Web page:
There’s a warmth and integrity to Dan Patlansky’s ninth studio offering Perfection Kills. A kind of confidence and assuredness that is positively infectious. That the South African is a consummate guitar play is unquestionable but, here, it is also clear that his songwriting is keeping apace, with ten tracks of the highest calibre gracing the disc.
There’s grit and angst all boiled up together in the opening Johnny, a tale of a boy brought up with what can only be described as a ‘challenging’ environment. “Hit ‘em high, hit ‘em low, hit ‘em hard,” Patlansky intones as the chorus hook and, boy, does he ever with a quite sublime guitar break at the midpoint.
There’s a subtlety to the album too; a grace that’s kind of missing from some of the other albums, which began to slowly manifest itself on Introvertigo two years ago now. Never Long Enough a powerhouse, raw-edged homage to home, is beautifully constructed with Dean Barrett’s masterly keys playing dripping through to underpin Clint Falconer’s bass and Andy Maritz’s drums. Then there are Patlansky’s own grit-fuelled vocals and an almost freewheeling approach to his guitar work that adds a very big cherry to the summit of this very luscious cake.
Just when you think the whole thing is going to combust, though, along comes the positively horizontal Mayday which takes Patlansky back to familiar, more comfortable territory just as new ground is being broken.
Dan Patlansky is far better when he’s pushing boundaries. Tracks such as Too Far Gone which smacks a little of Stop The Messin’ from the previous album, but nevertheless demands attention, and Judge A Man, which is all ‘old school blues’ sass and bravado. Thanks in no small part to the ‘live’ atmosphere Perfection Kills exudes throughout, these two are unquestionably the stand out tracks which elevate the album above the norm.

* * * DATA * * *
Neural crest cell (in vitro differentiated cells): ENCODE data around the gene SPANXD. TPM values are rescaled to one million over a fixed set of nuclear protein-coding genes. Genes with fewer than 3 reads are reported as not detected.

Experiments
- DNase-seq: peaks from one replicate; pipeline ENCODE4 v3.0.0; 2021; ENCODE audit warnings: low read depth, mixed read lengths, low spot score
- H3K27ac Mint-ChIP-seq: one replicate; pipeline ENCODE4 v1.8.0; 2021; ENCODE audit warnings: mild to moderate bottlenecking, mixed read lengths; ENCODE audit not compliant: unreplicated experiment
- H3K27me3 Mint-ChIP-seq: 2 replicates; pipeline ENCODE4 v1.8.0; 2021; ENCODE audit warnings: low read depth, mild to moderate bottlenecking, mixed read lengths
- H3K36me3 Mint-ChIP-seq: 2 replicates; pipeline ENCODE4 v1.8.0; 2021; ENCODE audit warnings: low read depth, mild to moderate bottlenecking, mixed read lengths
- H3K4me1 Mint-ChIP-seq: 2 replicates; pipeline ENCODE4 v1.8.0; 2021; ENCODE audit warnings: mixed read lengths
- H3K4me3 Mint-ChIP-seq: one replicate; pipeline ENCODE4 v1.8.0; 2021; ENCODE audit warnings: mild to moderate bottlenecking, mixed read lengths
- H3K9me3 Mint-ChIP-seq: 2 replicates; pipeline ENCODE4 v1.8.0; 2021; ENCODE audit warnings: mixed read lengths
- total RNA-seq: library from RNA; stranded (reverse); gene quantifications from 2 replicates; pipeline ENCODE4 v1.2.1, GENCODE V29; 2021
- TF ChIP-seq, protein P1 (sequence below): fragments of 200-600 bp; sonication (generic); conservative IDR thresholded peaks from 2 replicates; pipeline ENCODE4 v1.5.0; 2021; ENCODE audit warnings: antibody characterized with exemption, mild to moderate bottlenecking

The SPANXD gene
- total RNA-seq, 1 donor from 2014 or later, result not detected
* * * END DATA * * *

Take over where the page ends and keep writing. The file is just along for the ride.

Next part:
The self-deprecating Junket Man – an ode to a guy who spends his career travelling – is a lot of fun. The gritty, hard-wired score slicing and dicing underneath the words works well, with a twist of the strings that truly enraptures.
Our addiction to all things communicably monitored, iEyes, is a rich observational piece that cannot help but bring smiles and appreciative nods in equal measures. Yeah, it has a poppy under beat, but ‘poppy’ is sometimes great and, man, is this ever that!
Shake The Cage takes things down a measure or two, with a slick, cool melody that’s bound to be a winner on the upcoming tour, whereas a little sentimentality is always nice and it arrives here in My Dear Boy, dedicated to Patlansky’s newest born child Jack.
Closing on the raucous, riotous Dog Day, Dan Patlansky underlines – like that’s necessary – that he’s a rocker at heart. A stone cold guitar demon that can blow songs apart at will. With Perfection Kills, that sentiment is underscored in bold and bodes well for his still brighter pursuit of the utopian album of the future
Never Long Enough
Too Far Gone
Judge A Man
Shake The Cage
My Dear Boy